LAWSON: I believe that as you grow in the fear of God, you automatically decrease in the fear of man. The greater fear displaces the lesser fear. To grow in the fear of God is to know who He is more deeply and personally. Who He is is made known to us in a general way in creation, but in a special, sanctifying way in His Word.
As we grow to know the attributes of God, the names of God, the triunity of God, the eternal decree of God, and the acts of God, there is a healthy, holy, reverential awe that swells and grows within our hearts. It is cultivated through prayer and worship. It is cultivated by being with other believers who take God seriously. It is cultivated by time in the Word and under the Word, and even by hearing a sermon like Jonathan Edwards’ Sinners in the Hands of an Angry God. All of that together cultivates a reverential awe and a holy fear of God.
Proverbs 1:7 says, “The fear of the Lord is the beginning of wisdom,” and Ecclesiastes 12:13 says, “The end of all matters is this: to fear God and to obey His commandments.” So, the first step to entering into the kingdom of God is to fear God. All true saving faith has in it the fear of God. No one giggles through the narrow gate, and no one skips into the kingdom. We all come with a reverential submission to God, but we grow in the fear of God throughout the entirety of our Christian life. We never outgrow fearing God. We grow to worship, adore, and love Him more and more in our sanctification, and then the end is, above all, to fear God. So, our whole Christian life is a progression in the fear of God. If you took the book of Proverbs alone and isolated all the different passages that talk about the fear of God, you would see that it is part and parcel of our spiritual journey with the Lord. Therefore, the more we fear God, the less we will fear man.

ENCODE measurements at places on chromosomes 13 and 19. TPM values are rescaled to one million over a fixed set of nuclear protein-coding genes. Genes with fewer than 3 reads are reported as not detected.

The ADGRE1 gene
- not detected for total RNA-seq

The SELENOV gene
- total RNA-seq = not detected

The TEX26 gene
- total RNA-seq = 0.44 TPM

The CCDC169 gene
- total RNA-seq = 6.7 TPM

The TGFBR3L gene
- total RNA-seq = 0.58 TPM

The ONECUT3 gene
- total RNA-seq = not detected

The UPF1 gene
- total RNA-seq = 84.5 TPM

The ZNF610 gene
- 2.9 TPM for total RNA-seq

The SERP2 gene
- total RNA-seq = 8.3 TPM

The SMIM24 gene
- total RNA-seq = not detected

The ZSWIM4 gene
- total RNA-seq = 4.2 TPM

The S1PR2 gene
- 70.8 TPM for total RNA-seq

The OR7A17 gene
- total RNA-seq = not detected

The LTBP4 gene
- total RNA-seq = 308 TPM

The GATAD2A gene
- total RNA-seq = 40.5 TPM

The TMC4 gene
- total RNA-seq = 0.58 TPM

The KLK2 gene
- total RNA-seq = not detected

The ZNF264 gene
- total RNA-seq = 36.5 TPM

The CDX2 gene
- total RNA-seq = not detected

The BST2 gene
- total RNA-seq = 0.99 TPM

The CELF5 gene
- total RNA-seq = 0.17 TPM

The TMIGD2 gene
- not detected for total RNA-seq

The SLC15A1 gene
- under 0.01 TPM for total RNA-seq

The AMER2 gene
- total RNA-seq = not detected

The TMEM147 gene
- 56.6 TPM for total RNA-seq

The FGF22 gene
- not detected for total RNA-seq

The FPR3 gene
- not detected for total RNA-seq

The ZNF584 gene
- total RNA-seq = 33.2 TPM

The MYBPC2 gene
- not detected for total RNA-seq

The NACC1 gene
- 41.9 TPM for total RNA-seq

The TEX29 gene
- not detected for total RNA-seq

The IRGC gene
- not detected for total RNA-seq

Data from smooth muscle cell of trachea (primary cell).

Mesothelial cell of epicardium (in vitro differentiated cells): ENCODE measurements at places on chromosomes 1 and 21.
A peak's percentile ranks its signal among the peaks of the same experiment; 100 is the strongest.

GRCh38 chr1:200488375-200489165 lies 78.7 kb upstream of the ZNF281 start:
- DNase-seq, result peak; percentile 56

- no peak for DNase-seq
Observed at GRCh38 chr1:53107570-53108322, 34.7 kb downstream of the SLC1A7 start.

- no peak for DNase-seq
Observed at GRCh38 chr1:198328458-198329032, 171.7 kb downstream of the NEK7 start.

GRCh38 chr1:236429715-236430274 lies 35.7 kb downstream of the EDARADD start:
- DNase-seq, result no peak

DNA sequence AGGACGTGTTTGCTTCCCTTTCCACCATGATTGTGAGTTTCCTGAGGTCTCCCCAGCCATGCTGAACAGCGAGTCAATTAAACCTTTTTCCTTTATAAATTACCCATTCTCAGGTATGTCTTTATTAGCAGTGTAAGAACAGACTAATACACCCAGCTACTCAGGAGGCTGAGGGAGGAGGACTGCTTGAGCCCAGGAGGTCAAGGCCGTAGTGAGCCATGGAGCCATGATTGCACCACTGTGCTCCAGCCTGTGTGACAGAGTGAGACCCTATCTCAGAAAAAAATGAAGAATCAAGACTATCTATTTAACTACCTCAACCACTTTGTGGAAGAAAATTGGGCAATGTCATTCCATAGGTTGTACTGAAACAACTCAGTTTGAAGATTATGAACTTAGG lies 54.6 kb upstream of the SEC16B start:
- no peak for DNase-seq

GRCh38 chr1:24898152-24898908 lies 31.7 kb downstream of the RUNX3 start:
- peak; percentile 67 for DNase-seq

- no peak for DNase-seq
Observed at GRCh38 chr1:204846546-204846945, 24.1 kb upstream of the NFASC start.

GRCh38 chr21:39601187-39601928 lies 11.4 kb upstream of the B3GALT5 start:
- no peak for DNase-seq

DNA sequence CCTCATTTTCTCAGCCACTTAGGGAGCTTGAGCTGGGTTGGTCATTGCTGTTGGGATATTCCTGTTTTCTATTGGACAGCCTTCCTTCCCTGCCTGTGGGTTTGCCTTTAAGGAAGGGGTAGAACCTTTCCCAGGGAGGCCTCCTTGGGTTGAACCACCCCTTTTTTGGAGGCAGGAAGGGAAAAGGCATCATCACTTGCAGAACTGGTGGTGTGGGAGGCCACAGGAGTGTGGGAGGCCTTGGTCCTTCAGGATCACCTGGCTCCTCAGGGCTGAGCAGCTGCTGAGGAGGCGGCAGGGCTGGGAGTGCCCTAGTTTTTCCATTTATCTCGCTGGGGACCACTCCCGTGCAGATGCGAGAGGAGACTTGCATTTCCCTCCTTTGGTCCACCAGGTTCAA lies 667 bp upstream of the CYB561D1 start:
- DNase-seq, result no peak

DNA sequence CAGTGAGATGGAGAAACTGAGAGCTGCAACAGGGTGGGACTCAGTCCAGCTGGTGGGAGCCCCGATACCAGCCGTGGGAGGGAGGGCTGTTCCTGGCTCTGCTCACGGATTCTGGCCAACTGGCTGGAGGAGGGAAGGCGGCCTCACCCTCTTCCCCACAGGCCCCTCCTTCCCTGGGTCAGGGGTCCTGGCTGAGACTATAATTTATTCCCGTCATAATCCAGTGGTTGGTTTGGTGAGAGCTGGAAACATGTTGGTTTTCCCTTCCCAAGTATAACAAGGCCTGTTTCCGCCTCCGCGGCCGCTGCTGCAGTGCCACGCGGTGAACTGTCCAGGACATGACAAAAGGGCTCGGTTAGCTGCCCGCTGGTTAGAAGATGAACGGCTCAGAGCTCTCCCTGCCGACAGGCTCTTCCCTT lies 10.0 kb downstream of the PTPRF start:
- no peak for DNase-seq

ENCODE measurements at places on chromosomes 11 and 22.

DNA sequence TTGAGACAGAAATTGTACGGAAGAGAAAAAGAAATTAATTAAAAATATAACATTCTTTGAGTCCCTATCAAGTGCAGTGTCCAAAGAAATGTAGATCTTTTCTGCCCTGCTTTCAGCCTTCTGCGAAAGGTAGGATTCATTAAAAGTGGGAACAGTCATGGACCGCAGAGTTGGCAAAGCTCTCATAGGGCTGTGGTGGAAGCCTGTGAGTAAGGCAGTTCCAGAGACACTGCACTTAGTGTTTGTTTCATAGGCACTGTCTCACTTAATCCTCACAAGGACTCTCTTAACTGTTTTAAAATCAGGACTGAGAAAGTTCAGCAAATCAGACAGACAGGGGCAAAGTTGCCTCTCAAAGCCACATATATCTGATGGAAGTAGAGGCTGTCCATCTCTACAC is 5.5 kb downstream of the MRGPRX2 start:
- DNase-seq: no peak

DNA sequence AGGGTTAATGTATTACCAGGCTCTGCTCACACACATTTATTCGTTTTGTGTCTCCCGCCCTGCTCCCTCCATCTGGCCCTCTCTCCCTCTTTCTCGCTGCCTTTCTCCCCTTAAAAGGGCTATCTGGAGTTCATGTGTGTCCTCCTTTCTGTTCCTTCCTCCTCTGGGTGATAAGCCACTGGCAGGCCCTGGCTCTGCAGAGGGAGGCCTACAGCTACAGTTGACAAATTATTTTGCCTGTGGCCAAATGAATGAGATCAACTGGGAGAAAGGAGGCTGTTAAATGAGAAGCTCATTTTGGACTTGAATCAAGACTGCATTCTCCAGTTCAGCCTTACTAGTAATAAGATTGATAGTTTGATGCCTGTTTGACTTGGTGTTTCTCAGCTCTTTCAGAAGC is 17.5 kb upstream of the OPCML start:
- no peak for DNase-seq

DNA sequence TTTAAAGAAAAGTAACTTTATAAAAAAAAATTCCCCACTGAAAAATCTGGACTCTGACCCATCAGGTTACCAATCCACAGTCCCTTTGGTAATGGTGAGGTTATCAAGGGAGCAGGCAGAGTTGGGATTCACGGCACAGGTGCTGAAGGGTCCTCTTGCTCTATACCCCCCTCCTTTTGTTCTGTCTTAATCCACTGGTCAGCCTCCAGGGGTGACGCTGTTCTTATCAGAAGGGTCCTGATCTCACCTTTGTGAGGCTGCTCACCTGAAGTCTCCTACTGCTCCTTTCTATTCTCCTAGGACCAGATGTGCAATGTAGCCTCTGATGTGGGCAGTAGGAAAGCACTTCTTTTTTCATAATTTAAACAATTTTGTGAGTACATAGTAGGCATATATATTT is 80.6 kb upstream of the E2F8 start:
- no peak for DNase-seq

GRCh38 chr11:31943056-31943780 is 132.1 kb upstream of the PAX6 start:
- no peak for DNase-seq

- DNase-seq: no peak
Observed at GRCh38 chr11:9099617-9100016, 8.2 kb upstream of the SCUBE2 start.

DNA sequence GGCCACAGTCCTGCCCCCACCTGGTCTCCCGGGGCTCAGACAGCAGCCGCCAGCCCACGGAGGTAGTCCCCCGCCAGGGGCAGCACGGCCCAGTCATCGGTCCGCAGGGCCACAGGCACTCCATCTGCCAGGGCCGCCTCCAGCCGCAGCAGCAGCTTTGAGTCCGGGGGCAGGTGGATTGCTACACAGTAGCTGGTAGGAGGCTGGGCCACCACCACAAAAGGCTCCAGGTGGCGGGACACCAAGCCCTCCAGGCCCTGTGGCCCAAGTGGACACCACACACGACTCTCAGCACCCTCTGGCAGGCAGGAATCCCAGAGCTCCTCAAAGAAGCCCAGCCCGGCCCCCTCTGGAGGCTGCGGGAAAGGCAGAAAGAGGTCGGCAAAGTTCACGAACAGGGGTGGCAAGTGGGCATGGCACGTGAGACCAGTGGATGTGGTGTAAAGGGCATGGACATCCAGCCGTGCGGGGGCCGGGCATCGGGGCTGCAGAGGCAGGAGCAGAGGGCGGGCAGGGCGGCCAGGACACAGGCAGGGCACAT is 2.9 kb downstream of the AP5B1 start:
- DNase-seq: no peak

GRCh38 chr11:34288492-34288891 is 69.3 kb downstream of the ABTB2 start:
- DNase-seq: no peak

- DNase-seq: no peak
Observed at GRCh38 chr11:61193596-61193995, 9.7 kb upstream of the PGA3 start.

THOMAS: I want to note a couple of things. If we were to be honest, the fear of God is not uppermost in the modern church, and I do not think it is uppermost in the modern Reformed church. If we were to think of characteristics of the local church, I am not sure that the fear of God is one of them, sadly. I think it is a missing element.
Secondly, I was thinking of my dear friend Stephen Nichols’ biography of R.C. Sproul, which I have read, and I hope that everybody reads this biography because it is very moving. It recounts that R.C. read Rudolf Otto’s The Idea of the Holy, which is difficult to read because it is meant for scholars rather than laypeople. Dr. Nichols talks about the mysterium tremendum, “the holy tremors,” and how that deeply affected R.C. The holiness of God was a mark of his ministry for the rest of his life—a great, big God before whom we walk in fear, a fear of reverence.
I was thinking of that line in John Murray’s book, Principles of Conduct, where he asked the question, “Is it right to be afraid of God?” His answer was, “It is the height of folly not to be afraid of God if there is a reason to be afraid of God.” Here, we are not talking about the fear of being afraid, but the “holy tremor” fear and that sense in a worship service where God has come down, and you are no longer aware of one another—you are not thinking about a shopping list, or what you are going to have for dinner, and so on. You are consumed by the presence of this majestic God. That is what I look for in both corporate worship and my personal life.